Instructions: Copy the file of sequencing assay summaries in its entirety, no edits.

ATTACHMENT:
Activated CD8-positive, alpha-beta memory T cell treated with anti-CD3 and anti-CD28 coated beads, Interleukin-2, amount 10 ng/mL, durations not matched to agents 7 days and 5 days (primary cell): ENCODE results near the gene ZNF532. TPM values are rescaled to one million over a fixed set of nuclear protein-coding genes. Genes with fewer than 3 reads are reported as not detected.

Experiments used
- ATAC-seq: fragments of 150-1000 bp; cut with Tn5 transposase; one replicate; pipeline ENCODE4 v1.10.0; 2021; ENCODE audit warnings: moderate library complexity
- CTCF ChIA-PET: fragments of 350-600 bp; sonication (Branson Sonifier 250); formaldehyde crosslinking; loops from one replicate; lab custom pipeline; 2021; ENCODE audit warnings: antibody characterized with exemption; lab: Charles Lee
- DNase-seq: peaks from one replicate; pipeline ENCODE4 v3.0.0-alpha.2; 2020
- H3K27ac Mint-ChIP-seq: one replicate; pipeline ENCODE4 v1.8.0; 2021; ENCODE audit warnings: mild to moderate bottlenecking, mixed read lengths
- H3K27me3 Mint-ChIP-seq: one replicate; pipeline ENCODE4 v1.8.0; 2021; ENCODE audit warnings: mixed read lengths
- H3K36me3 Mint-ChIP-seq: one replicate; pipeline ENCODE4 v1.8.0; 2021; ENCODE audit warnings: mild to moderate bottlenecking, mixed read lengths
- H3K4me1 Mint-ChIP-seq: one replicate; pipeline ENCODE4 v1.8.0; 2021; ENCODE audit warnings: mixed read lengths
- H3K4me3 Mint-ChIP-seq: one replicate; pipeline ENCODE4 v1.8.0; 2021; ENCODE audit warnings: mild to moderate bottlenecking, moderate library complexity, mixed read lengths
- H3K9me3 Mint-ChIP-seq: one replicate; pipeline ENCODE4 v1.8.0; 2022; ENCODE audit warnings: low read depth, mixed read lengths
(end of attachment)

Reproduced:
Activated CD8-positive, alpha-beta memory T cell treated with anti-CD3 and anti-CD28 coated beads, Interleukin-2, amount 10 ng/mL, durations not matched to agents 7 days and 5 days (primary cell): ENCODE results near the gene ZNF532. TPM values are rescaled to one million over a fixed set of nuclear protein-coding genes. Genes with fewer than 3 reads are reported as not detected.

Experiments used
- ATAC-seq: fragments of 150-1000 bp; cut with Tn5 transposase; one replicate; pipeline ENCODE4 v1.10.0; 2021; ENCODE audit warnings: moderate library complexity
- CTCF ChIA-PET: fragments of 350-600 bp; sonication (Branson Sonifier 250); formaldehyde crosslinking; loops from one replicate; lab custom pipeline; 2021; ENCODE audit warnings: antibody characterized with exemption; lab: Charles Lee
- DNase-seq: peaks from one replicate; pipeline ENCODE4 v3.0.0-alpha.2; 2020
- H3K27ac Mint-ChIP-seq: one replicate; pipeline ENCODE4 v1.8.0; 2021; ENCODE audit warnings: mild to moderate bottlenecking, mixed read lengths
- H3K27me3 Mint-ChIP-seq: one replicate; pipeline ENCODE4 v1.8.0; 2021; ENCODE audit warnings: mixed read lengths
- H3K36me3 Mint-ChIP-seq: one replicate; pipeline ENCODE4 v1.8.0; 2021; ENCODE audit warnings: mild to moderate bottlenecking, mixed read lengths
- H3K4me1 Mint-ChIP-seq: one replicate; pipeline ENCODE4 v1.8.0; 2021; ENCODE audit warnings: mixed read lengths
- H3K4me3 Mint-ChIP-seq: one replicate; pipeline ENCODE4 v1.8.0; 2021; ENCODE audit warnings: mild to moderate bottlenecking, moderate library complexity, mixed read lengths
- H3K9me3 Mint-ChIP-seq: one replicate; pipeline ENCODE4 v1.8.0; 2022; ENCODE audit warnings: low read depth, mixed read lengths